Phase 1 of the war, which could be defined primarily as the Russian assault on Kyiv, ran from February 24 through March 25 when the offensive on Kyiv was called off. Although the fighting in the Donbas never stopped, the operational tempo of the war slowed until April 18-19 when the new Russian offensive launched Phase 2, aimed at seizing the entirety of the Donbas. The coming days could indicate if Phase 3 of the war might already be underway; in which the Ukrainian counter-offensive results in Putin shifting his combat power from an offensive push west into the Donbas and transitioning into a defensive posture to protect Russia’s existing gains.

In a move that could very well signal the beginning of Phase 3, the Ukrainian General Staff publicly announced on May 5 that Ukrainian forces on both the Izyum and Kharkiv fronts were all transitioning from defense to offense. Phase 3 or not, this announcement serves as a major turning point in Ukrainian strategy. Until this point in the war, being stretched thin across multiple fronts and lacking air power, Ukrainian forces have only been successful with localized offensives with limited goals. Now for the first time, Ukrainian forces across a whole front are channeling their combat power on a broad arc, driving the Russians east, liberating multiple towns, while all operating under a singular strategic offensive.

Russia’s Kharkiv front lies on a separate axis from Isyum and serves purely as a flank to the Isyum axis from where the First Tank Army is advancing. Although the Ukrainian counter-offensive is important and may even unhinge the Russians northern flank and possibly cause them to abandon Kharkiv altogether, it does not however directly threaten the Isyum axis.

Ground Line of Communication (GLOC) is military terminology for the lifeline of a military force, including but not limited to its supply lines, reinforcements, and communications running back to its base. The maintenance and protection of one’s GLOC is essential to the success and even survival of a military force, and likewise severing an opponent’s GLOC could mean a quick victory or defeat, depending on the perspective.

Since Kharkiv and Isyum operate on separate axioms they do not share the same GLOC, which is why the Ukrainian counter-offensive pushing east of Kharkiv does not directly threaten the Isyum axis. With the Ukrainian counter-offensive gaining steam however, the battle progression would become very interesting if Ukrainian forces could amass sufficient combat power east of Kharkiv to pivot south and bisect the Isyum GLOC which runs southeast into Russia. If successful this would cut off the First Tank Army behind Ukrainian lines, leave them susceptible to encirclement, and end the northern offensive against the Donbas.

Analysis #6 introduced the use of Battle Damage Assessment (BDA) as a tool utilized by military intelligence agencies to determine the effect that losses have on a military force. At the time of Analysis #6 I detailed how the Russian military had reached its culminating point, that the Russians were no longer capable of achieving their goals either offensively or defensively under the existing plan, and that Russian armor had been “Destroyed” with greater than 30% loss in the first month of the campaign. Since then Russian command has vastly consolidated their forces entirely in eastern Ukraine and have slowed down their tempo of advance which has greatly reduced armor losses from an average of 12 tanks per day in Phase 1 to 5 per day during Phase 2.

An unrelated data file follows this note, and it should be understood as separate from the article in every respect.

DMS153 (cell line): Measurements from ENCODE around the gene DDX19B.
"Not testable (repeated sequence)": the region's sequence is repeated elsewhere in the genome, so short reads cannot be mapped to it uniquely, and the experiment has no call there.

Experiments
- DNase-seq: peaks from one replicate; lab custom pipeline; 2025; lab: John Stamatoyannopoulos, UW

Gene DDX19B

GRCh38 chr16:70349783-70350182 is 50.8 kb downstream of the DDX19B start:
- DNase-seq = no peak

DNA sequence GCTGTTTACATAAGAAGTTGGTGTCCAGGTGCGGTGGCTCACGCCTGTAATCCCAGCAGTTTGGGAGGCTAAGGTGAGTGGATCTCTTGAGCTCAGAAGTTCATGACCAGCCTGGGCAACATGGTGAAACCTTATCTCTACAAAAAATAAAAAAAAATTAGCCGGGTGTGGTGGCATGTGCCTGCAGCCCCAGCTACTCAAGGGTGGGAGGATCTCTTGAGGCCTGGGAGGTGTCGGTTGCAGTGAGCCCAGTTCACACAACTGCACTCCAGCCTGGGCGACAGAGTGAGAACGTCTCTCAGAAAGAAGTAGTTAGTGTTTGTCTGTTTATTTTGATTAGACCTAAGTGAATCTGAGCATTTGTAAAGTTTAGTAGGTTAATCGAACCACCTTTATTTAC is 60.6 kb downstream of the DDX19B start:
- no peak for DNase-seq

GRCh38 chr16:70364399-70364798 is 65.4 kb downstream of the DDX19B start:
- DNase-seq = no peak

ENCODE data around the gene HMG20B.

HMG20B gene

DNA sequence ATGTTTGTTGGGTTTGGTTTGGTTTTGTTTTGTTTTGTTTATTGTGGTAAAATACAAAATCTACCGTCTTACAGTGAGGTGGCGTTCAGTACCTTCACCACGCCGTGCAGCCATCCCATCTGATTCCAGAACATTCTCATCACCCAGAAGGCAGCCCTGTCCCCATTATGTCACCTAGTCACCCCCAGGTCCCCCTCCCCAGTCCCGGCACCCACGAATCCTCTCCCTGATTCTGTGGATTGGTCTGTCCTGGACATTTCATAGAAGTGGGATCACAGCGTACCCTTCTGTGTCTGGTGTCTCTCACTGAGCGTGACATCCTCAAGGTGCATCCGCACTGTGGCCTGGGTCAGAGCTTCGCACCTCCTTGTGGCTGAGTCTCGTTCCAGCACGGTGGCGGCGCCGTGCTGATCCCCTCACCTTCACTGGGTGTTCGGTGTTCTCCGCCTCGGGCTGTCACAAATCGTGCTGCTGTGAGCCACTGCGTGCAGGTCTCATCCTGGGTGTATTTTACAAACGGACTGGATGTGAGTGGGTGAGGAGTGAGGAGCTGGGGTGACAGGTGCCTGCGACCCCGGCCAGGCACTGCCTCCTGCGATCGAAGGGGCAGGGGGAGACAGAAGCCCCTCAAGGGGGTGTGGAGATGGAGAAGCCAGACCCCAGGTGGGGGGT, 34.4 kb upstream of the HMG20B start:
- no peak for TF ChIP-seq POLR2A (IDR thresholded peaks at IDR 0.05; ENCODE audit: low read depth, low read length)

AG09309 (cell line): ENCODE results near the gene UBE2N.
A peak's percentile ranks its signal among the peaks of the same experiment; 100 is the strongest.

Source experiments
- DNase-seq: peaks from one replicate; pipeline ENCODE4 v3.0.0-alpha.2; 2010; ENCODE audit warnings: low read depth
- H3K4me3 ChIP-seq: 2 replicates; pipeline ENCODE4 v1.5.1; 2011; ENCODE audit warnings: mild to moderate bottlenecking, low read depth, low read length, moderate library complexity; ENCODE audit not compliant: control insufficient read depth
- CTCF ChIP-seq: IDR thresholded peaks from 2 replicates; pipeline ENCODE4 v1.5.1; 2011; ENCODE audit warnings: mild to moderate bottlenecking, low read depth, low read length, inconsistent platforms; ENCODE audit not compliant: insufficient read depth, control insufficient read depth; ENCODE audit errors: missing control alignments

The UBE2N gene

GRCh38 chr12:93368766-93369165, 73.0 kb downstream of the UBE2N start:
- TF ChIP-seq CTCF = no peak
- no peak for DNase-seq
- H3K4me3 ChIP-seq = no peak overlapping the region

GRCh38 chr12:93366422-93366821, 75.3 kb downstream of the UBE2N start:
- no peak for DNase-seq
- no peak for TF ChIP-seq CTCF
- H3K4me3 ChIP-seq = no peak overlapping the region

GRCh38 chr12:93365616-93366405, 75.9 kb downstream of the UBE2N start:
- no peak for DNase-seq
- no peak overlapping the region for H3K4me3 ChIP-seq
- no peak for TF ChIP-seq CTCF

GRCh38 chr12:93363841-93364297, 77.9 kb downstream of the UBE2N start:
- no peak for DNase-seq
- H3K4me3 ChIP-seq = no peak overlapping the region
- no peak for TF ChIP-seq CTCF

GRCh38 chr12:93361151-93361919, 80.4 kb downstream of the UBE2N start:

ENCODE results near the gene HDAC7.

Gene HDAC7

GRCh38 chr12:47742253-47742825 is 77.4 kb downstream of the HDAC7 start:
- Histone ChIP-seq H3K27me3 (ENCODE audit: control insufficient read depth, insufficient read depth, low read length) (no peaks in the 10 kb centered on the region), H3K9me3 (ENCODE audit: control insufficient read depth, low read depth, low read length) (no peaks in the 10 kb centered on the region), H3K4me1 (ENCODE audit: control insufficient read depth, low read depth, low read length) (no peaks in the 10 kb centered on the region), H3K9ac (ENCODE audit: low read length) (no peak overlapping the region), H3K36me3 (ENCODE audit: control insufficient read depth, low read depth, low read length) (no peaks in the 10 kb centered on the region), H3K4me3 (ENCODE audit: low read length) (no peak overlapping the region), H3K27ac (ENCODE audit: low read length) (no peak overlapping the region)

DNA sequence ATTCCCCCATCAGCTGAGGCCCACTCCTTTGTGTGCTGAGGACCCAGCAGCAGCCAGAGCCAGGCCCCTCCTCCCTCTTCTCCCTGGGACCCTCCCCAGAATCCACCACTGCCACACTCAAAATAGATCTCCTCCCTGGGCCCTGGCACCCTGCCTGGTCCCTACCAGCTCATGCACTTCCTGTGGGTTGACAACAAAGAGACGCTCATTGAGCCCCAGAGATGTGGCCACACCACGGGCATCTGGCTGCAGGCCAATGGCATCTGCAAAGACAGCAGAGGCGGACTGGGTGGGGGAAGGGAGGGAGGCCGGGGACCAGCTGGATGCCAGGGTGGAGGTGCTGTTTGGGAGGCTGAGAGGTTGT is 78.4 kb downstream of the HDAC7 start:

Ukraine on the flip side might be the first army in history to actually have more tanks two months into a war than what they began with. This is attributed to two factors. First is the transfer of tanks to Ukraine by some eastern European NATO states, mostly in the form of Cold War era Soviet machines which the Ukrainians are very familiar with. Second and more substantial is the capture by Ukrainian forces of two hundred abandoned Russian tanks during Phase 1. In this first month of the war, Russian command was so incredibly disorganized that dozens of incidents occurred in which armored convoys ran out of gas, and with no relief in sight, their conscript crews simply “quit” and started walking home to Russia.

Considering the disparity in armor and with the momentum on the side of Ukraine, it is absolutely plausible that the Isyum GLOC could be threatened in the upcoming weeks. Currently the Ukrainian advance east of Kharkiv is going so well, that they are on track to reach the Russian border possibly within a week. In this scenario however, the danger escalates by the day that Putin may employ chemical or even nuclear weapons to stop the threat to the Isyum GLOC and ensure some type of “victory” to overshadow the embarrassing show that he and his military have put on display in Ukraine.

Ukrainian Intelligence predicted in early May, that Putin plans to declare war on Ukraine on May 9 at the annual Victory in Europe celebrations in Moscow. In doing so Putin will announce the general mobilization of the economy, call up reservists, and launch massive conscriptions of civilians into the armed forces. Since February Putin has ascribed the invasion as a “special military operation” to “de-Nazify” Ukraine, a half-baked cover for Putin’s overzealous revanchism, but without a declaration of war, his hands have been tied to bring to bear the full weight of Russian power.

Any observers of the May 9 celebrations can expect masterful propaganda, scores or patriotic Russian songs and slogans and even the invocation of scripture to justify the war. How long he can maintain this façade as he sends thousands of his young men to their deaths, plunges his economy into the depths of despair and wrecks his military beyond Russia’s ability to repair remains to be seen.

By Jeffrey Owens

Local History Writer